Pop icon Michael Jackson has been dead exactly one year. But the controversy that surrounded his life isn’t over.

On the eve of the first anniversary of his death, Latoya Jackson loudly declared that her brother was murdered. Why? Because he had grown too rich, powerful, and posed a threat, she said. Latoya didn’t say who or whom exactly he posed the threat too. But then she didn’t have to. The charge that Jackson was the victim of foul play has been bandied about by Jackson family members, legions of fans, and hotly discussed and debated on blogs and websites since that fateful day one year ago.

The murder conspiracy theories are just the tip of the iceberg of ongoing Jackson controversies. On the eve of the first anniversary of his death, news reports were filled with rampant speculation and guesswork about Jackson’s financial woes, squabbles between his attorneys and former attorneys over who represents who and what in divvying up Jackson’s estate, and reports of more finger-pointing by Joe Jackson about Jackson’s death. This is no surprise. Jackson made news even when he didn’t do anything during his life.

Jackson’s infamous child molestation trial in 2005 for a time was the centerpiece of much of the chatter back and forth about his lifestyle. His eventual acquittal on all charges didn’t quiet the questions. Debate still rages over whether Jackson was an innocent victim of greedy, media hungry parents, or of his own eccentricities.

Then there was Jackson’s on again, off again, quirky, ambivalent relationship with African-Americans and his seemingly confused racial identity. For many blacks, Jackson was little more than a Casper-the-ghost-looking bleached skin, nose job, eye shade, straight hair and gyrating hips. An ambiguously black man who had made a ton of money and had been lauded, fawned over, and adored by whites. This was more than reason for some blacks to view him with a jaundiced eye.

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Jackson, for the most part, stayed above the fray. He always seemed to want much more, to be thought of as much more than an entertainer, a musician, and certainly not a polarizing figure. Jackson was much more. A year later, it’s worth remembering who exactly that person was. The first inkling that Jackson was more than just a pampered, oddball recluse came after the burn accident he suffered while filming a Pepsi commercial in 1984. Jackson quietly forked over the $1.5 million settlement he received from Pepsi to the burn center at Brothman Hospital in Southern California. He drew accolades in 1985 when he and Lionel Ritchie wrote “We Are the World” and performed the song as part of an all-star cast of singers and celebrities that raised millions for African charities.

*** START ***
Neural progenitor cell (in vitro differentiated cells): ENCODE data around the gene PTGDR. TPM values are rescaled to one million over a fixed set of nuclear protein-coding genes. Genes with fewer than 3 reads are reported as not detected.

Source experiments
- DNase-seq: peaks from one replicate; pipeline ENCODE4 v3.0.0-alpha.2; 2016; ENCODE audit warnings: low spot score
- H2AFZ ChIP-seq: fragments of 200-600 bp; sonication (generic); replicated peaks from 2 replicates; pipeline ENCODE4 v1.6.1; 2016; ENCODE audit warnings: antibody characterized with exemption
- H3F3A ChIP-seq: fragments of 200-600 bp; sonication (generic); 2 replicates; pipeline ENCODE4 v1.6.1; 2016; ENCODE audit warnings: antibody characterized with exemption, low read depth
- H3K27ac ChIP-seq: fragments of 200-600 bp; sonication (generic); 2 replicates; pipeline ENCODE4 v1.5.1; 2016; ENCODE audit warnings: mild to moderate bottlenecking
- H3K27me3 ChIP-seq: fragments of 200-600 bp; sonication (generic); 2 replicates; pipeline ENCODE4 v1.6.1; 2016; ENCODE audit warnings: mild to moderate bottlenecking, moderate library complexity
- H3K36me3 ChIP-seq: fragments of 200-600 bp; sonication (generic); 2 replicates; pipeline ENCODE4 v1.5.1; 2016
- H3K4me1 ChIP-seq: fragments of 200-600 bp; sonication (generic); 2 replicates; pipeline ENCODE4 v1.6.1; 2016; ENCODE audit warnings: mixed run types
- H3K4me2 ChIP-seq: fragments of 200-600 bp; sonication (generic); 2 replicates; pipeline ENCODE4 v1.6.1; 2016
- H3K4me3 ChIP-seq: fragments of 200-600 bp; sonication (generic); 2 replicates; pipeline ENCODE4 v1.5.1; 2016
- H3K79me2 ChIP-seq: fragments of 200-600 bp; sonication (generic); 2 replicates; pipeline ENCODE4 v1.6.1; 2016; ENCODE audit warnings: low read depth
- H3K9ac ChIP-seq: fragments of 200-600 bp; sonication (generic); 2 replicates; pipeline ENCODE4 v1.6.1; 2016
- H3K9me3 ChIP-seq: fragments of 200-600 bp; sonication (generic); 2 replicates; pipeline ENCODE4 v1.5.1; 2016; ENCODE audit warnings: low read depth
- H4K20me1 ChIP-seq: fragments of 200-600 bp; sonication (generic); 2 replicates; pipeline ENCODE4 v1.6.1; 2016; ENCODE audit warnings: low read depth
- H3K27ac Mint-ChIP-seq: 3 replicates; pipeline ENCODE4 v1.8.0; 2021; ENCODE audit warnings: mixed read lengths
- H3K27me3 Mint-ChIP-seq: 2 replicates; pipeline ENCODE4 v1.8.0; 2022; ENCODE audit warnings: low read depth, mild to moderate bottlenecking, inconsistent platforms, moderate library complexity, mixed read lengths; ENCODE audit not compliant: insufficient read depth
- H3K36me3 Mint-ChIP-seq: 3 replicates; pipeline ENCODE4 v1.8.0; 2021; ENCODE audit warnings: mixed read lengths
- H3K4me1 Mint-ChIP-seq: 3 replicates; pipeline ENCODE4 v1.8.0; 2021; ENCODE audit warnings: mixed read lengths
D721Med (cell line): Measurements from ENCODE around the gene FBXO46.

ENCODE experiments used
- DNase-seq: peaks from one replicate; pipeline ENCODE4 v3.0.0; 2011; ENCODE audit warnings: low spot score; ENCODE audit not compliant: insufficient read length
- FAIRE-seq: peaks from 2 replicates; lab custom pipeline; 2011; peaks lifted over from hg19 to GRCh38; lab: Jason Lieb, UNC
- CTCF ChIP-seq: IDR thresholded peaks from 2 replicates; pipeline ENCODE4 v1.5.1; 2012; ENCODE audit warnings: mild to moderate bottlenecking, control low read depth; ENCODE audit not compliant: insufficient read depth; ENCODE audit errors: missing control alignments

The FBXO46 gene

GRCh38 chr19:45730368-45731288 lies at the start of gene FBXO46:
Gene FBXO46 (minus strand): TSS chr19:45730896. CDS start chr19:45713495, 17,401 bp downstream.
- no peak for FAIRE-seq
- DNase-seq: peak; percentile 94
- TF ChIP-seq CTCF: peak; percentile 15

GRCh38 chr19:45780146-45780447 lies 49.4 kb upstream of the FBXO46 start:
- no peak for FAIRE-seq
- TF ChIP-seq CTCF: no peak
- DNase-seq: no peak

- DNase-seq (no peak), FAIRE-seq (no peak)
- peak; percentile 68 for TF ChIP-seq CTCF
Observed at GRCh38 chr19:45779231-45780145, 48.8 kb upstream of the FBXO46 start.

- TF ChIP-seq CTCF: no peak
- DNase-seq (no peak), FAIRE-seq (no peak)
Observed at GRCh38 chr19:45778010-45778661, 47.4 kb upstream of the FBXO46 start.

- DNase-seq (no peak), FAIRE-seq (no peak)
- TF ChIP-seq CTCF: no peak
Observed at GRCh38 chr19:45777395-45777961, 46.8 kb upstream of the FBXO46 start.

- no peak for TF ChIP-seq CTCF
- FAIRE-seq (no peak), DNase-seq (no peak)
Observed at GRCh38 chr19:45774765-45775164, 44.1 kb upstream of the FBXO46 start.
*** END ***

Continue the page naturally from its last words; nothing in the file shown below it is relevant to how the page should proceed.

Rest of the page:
Few knew then, and many still don’t, about Jackson’s charitable giving and the host of the peace and social justice related activities he was involved with. The list numbered more than fifty known charities and organizations that he gave to during the 1990s, both individually and through his expansively named Heal the World Foundation. The foundation was mired in a messy organizational and tax wrangle that briefly made headlines in 2002. Yet, there was virtually no press mention when Jackson jump-started the Foundation again in 2008 with a fresh wad of cash.

In the months and years after his 2005 child molestation trial debate raged over whether he was washed up, physically and mentally healthy, damaged goods, a financially strapped one time pop star who desperately wanted to snatch back a glimmer of his past glory or all of the above. Some just wondered whether he still had some of the trademark Jackson flare and talent left. Even that debate, though, seemed to pass Jackson by since he knew that his every word and act was still instant news, and that there were still hordes of fans who would heap dreamy eyed adulation on him.

The quest to secure a legacy as more than just the King of Pop says a lot about Jackson’s desire that the large, but often unseen and much neglected part of his life, his charitable work be known and remembered. That he be remembered as more than just a black man who made his living grabbing his crotch before millions. Or a man who’s later-life notoriety centered around his delight in surrounding himself with packs of children.

A year later, Jackson’s reported financial troubles, the murder-conspiracy allegations, the looming manslaughter trial Dr. Conrad Murray, and the occasional faint whispers about his alleged questionable child relations, still badly cloud the Jackson legacy.

There’s still the other Michael Jackson, though: The Jackson who unselfishly gave his money, time and name for humanitarian causes. A year after his death, this is undoubtedly the Jackson that he wanted the world to know and remember. It’s this Michael Jackson that we should remember too.